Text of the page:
An afternoon’s pleasure of company, cards, and rum. Marilyn Jennings, Virginia Brown, Bryan Simpers, Erin Wright, Spencer Chestnut, and Adam Wright concentration camp essay a wedding. Patrick Henry—interpreter Daniel Cross—tended bar as a young man.
A keg offered refreshment to the militia: Robert Rowe, Andrew Ronemus, Justin Liberta, Chris Geist, Josh Bucchioni, Dale Smoot, Colin Brauer, Terry Yemm, and Stephanie Flischel. The father of the country was also captain of the whiskey industry. Star Galloway rounds out the day with an evening glass. Editor’s note: Autumn and winter holidays bring to festive American tables all manner of drink, from fine wines to grocery store eggnog. The celebrations of Thanksgiving, Chanukah, Christmas, and New Year’s are traditional justifications for raising a convivial glass with friends and family. Early Americans neither needed nor waited for such excuses.
Colonial Americans, at least many of them, believed alcohol could cure the sick, strengthen the weak, enliven the aged, and generally make the world a better place. They tippled, toasted, sipped, slurped, quaffed, and guzzled from dawn to dark. Many started the day with a pick-me-up and ended it with a put-me-down. Between those liquid milestones, they also might enjoy a midmorning whistle wetter, a luncheon libation, an afternoon accompaniment, and a supper snort. If circumstances allowed, they could ease the day with several rounds at a tavern.
Alcohol lubricated such social events as christenings, weddings, funerals, trials, and election-day gatherings, where aspiring candidates tempted voters with free drinks. Craftsmen drank at work, as did hired hands in the fields, shoppers in stores, sailors at sea, and soldiers in camp. Then, as now, college students enjoyed malted beverages, which explains why Harvard had its own brewery. In 1639, when the school did not supply sufficient beer, President Nathaniel Eaton lost his job.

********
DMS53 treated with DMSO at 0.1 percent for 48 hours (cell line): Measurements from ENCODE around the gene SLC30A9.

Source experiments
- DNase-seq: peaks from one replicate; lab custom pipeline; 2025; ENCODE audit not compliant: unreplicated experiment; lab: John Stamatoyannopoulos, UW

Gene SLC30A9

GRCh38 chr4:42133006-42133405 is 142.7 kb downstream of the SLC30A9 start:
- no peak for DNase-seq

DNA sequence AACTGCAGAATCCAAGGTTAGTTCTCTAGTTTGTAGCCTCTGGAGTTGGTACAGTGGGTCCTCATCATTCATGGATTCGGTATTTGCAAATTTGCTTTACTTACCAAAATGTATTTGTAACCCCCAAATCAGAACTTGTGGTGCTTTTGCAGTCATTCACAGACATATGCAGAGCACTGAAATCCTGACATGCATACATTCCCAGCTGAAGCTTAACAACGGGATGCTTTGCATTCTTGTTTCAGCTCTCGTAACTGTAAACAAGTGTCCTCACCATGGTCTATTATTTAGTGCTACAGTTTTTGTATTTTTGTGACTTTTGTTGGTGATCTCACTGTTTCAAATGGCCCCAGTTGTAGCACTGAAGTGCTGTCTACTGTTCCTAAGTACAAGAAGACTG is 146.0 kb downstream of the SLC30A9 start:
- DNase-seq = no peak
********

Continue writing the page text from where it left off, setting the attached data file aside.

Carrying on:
Like students and workers, the Founding Fathers enjoyed a glass or two. John Adams began his days with a draft of hard cider. Thomas Jefferson imported fine libations from France. At one time, Samuel Adams managed his father’s brewery. John Hancock was accused of smuggling wine. Patrick Henry worked as a bartender and, as Virginia’s wartime governor, served home brew to guests. The age of the cocktail lay far in the future.
Colonists, nevertheless, enjoyed alcoholic beverages with such names as Rattle-Skull, Stonewall, Bogus, Blackstrap, Bombo, Mimbo, Whistle Belly, Syllabub, Sling, Toddy, and Flip. If they indulged too much, then they had dozens of words to describe drunkenness. Benjamin Franklin collected more than 200 such terms, including addled, afflicted, biggy, boozy, busky, buzzey, cherubimical, cracked, and “halfway to Concord. If most Americans loved their drink, many to excess, not everybody was so sure that immoderate alcohol consumption was a good idea.
As early as 1622, the Virginia Company of London wrote to Governor Francis Wyatt at Jamestown complaining that colonist drinking hurt the colony. James Oglethorpe, founder of Georgia, feared rum would ruin his venture and tried to ban it. Puritan leaders attacked drunkenness, although they also saw alcohol as a necessary part of life. Most Americans saw excessive drinking as a simple lack of will. If people wanted to stay sober, the argument went, they would. The notion of a relationship between alcohol and addiction did not exist for much of America’s first 150 years. In the late 1700s, Benjamin Rush, a Philadelphia physician and signer of the Declaration of Independence, became fascinated with mental illness.
Today, he is considered the father of American psychiatry. He took a special interest in alcoholism and penned a work on the topic, Inquiry into the Effects of Ardent Spirits Upon the Human Body and Mind, published in 1785. Rush saw alcoholism as a disease—not a failure of will—and an addiction. As he put it: “The use of strong drink is at first the effect of free agency.
From habit it takes place from necessity. He said the only cure was abstinence. His advice to alcoholics was: “Taste not, handle not. Rush’s thinking played a role in shaping the temperance movement in the nineteenth and twentieth centuries, as well as modern ideas about alcoholism, but it had little impact at the time.